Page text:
She said treatment is very much tailored to the patient. “A child born with a genetic mutation will usually be screened and if necessary, treated with laser or cryotherapy under anaesthetic once a month for at least 12 months or until the condition is under control.”

Often the disease results in blindness or the loss of one or both eyes. Additionally, according to some reports, there have been cases of retinoblastoma metastasizing to the brain and bones.

According to Ms. Staffieri, some specialists overseas are now using intra-arterial chemotherapy to treat retinoblastoma in an effort to save the eyes. “You could argue that saving the eye means the eye socket will grow normally, however this does not necessarily save vision. It is a relatively new treatment and not all patients are suitable candidates.”

Poorer Prognosis in Undeveloped Countries

Despite being a curable condition, many children in undeveloped countries die from retinoblastoma. According to research, in low income countries, cure rates for retinoblastoma are <50 per cent and vision preservation is minimal, primarily because by the time a child is diagnosed with retinoblastoma the disease is in its advanced stages.3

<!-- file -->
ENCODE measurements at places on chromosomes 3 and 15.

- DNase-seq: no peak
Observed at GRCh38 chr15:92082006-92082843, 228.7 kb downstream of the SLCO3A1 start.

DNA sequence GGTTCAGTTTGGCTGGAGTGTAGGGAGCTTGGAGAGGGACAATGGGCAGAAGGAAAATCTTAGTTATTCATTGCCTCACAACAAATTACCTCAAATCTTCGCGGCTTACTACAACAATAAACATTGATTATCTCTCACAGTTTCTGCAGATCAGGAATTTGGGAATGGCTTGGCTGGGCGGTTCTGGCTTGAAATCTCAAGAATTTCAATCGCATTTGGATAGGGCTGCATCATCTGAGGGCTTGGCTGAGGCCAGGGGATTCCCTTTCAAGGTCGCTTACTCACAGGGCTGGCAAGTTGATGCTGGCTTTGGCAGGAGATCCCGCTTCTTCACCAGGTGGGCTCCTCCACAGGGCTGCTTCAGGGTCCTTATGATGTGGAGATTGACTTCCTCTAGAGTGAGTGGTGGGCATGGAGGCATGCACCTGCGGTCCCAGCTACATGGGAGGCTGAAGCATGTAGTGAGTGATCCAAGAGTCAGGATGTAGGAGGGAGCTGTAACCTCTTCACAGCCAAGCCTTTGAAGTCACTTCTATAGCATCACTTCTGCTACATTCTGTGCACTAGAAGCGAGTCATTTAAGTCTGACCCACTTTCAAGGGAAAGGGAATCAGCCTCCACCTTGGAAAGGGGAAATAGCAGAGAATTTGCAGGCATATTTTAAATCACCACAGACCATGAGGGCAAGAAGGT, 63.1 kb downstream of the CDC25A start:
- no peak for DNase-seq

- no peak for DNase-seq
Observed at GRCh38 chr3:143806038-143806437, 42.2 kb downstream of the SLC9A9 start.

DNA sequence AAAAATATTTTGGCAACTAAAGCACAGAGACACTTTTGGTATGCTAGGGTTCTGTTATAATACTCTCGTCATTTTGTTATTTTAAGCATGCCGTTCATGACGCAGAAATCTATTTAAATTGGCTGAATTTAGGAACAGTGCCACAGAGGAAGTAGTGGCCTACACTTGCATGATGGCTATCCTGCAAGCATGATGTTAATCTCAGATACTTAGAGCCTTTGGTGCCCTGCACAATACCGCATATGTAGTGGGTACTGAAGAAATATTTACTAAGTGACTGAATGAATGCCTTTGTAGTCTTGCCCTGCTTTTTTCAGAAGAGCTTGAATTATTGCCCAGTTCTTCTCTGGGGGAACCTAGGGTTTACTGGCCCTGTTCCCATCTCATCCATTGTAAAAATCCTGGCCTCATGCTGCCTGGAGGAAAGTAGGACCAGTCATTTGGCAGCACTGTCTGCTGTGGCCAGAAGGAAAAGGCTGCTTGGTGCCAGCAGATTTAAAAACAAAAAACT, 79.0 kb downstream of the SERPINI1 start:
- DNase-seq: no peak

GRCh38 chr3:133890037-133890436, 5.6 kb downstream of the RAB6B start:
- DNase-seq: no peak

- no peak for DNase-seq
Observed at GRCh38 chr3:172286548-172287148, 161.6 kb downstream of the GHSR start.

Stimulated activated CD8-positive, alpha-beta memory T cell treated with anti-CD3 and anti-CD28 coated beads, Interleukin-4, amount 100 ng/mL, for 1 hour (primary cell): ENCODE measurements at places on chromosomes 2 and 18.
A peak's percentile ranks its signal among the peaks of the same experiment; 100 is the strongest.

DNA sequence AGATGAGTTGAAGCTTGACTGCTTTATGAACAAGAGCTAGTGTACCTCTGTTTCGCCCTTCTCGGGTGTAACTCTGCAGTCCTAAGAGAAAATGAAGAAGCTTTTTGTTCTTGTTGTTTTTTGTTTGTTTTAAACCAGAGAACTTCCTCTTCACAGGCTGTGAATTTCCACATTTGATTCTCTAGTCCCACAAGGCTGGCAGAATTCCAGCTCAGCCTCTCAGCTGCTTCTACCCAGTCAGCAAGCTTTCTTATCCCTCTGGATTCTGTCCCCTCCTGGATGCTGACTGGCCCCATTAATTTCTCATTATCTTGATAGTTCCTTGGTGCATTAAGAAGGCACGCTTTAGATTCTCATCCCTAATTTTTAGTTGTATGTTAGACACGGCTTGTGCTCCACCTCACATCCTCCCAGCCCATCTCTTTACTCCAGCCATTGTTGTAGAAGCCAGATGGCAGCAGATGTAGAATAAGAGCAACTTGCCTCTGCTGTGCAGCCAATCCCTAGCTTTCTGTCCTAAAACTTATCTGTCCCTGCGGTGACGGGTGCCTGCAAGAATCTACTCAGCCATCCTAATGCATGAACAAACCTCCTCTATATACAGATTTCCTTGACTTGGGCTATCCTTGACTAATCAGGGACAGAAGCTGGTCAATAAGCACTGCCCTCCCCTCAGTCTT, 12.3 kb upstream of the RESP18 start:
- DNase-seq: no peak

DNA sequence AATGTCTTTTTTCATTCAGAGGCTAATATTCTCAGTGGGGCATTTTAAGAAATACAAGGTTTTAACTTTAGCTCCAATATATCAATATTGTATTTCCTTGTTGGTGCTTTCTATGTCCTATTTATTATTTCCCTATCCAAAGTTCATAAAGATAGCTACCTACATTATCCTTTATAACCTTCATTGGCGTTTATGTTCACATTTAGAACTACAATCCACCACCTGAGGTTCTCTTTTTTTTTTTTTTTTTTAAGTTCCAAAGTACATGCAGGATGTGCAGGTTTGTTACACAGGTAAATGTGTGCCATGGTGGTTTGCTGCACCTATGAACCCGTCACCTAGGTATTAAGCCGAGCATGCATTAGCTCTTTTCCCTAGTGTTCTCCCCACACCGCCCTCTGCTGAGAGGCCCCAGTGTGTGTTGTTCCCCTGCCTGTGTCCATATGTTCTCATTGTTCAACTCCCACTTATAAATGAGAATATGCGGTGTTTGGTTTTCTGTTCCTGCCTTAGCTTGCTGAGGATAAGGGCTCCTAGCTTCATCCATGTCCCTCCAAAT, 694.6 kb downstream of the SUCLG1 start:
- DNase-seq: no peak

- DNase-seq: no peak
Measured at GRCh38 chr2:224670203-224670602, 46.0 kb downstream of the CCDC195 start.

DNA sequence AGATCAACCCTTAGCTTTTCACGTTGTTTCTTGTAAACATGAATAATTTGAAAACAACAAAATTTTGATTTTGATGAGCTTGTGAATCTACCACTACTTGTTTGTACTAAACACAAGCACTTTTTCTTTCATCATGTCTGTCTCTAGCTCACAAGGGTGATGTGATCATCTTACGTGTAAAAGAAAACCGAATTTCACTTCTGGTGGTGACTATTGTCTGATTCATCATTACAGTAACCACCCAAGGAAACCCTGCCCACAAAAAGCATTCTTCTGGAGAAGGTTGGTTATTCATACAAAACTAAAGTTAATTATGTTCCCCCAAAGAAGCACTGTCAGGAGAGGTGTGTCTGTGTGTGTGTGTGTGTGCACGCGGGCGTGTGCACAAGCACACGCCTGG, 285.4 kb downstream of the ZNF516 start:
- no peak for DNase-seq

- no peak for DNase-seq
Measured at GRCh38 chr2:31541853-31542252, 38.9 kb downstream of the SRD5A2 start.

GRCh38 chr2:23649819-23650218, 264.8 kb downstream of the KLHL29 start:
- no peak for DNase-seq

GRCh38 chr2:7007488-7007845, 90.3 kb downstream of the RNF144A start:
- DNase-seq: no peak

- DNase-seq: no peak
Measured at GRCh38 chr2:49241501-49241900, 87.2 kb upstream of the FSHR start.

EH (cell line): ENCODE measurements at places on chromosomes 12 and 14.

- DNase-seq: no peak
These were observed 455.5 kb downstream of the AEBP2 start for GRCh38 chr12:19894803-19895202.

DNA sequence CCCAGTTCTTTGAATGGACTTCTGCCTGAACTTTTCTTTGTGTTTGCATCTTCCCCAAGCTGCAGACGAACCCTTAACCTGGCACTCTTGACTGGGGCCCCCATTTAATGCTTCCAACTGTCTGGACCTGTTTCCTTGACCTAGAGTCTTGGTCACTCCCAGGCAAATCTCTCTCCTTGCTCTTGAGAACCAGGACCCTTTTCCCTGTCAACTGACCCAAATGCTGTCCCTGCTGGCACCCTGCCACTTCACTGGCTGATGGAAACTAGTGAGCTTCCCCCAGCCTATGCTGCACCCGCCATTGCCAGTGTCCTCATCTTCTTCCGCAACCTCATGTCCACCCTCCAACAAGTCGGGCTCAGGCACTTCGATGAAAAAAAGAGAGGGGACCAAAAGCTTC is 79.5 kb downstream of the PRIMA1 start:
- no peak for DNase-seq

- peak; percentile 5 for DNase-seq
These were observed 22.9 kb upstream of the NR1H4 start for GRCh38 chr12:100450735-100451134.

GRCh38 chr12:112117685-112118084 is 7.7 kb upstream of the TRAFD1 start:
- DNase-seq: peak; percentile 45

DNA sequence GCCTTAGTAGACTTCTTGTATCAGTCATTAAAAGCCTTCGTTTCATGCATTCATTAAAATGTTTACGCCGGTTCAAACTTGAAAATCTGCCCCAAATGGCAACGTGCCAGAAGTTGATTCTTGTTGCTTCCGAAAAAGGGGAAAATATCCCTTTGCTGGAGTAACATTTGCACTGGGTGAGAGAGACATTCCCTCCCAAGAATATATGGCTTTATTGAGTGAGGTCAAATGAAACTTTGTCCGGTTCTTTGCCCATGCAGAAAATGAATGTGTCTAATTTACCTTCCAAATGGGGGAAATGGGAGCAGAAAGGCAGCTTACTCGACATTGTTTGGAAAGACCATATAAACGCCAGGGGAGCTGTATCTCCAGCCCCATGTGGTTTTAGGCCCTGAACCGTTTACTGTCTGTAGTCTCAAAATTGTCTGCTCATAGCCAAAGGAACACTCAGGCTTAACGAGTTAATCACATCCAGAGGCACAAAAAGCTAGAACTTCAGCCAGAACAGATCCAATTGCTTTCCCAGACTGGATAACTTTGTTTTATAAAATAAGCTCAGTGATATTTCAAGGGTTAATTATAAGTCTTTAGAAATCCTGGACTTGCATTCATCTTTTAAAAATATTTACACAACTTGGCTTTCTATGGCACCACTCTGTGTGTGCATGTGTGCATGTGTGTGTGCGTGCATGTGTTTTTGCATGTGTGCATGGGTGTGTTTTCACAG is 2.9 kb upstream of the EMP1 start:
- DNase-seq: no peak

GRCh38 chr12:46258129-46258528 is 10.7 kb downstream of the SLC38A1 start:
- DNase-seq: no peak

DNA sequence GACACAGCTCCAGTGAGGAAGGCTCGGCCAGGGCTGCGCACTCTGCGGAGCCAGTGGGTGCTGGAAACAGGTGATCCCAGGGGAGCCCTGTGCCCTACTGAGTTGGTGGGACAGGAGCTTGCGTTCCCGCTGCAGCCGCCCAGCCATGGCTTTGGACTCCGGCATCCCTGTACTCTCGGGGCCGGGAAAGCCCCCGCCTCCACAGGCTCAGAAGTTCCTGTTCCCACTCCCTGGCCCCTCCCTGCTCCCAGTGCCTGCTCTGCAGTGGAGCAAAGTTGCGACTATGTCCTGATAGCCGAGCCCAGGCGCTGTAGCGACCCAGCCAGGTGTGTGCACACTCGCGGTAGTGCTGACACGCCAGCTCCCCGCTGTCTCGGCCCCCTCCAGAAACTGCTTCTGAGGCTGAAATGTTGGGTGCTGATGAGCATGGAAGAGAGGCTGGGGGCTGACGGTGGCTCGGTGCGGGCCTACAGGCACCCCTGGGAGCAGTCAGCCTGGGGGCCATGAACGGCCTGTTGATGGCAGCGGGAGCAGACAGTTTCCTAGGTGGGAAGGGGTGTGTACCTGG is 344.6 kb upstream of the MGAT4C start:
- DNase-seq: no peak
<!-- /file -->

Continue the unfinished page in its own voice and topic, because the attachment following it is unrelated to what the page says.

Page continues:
A review of presentations at the 2007 One World One Vision Symposium in published online in the US journal Pediatrics, highlighted the significant disparity in cure rates between developed and undeveloped countries. Researchers said the disparity could be explained by a “lack of access to care, scarcity of human resources, unavailability of essential medications, inadequate infrastructure, lack of support from government and international nongovernmental organisations and a lack of cancer registries” in developing nations.3

Discussions highlighted the benefit of, and need for more, consumer education to create awareness of the disease and to overcome socio-economic and cultural barriers.

Researchers also discussed strategies to improve outcomes for global retinoblastoma that ‘twinning’ between centres in developing nations and mentor institutions in high-income countries.3

In Australia the National Health and Medical Research Council (NHMRC) has recently funded a Centre for Clinical Research Excellence grant to Translate Genetic Eye Research. “Retinoblastoma will be one of the genetic eye diseases we aim to improve with clinical care utilising genetic information,” says Professor David Mackey from the Lions Eye Institute at the University of Western Australia. He is also President of the International Society for Genetic Eye Diseases and Retinoblastoma.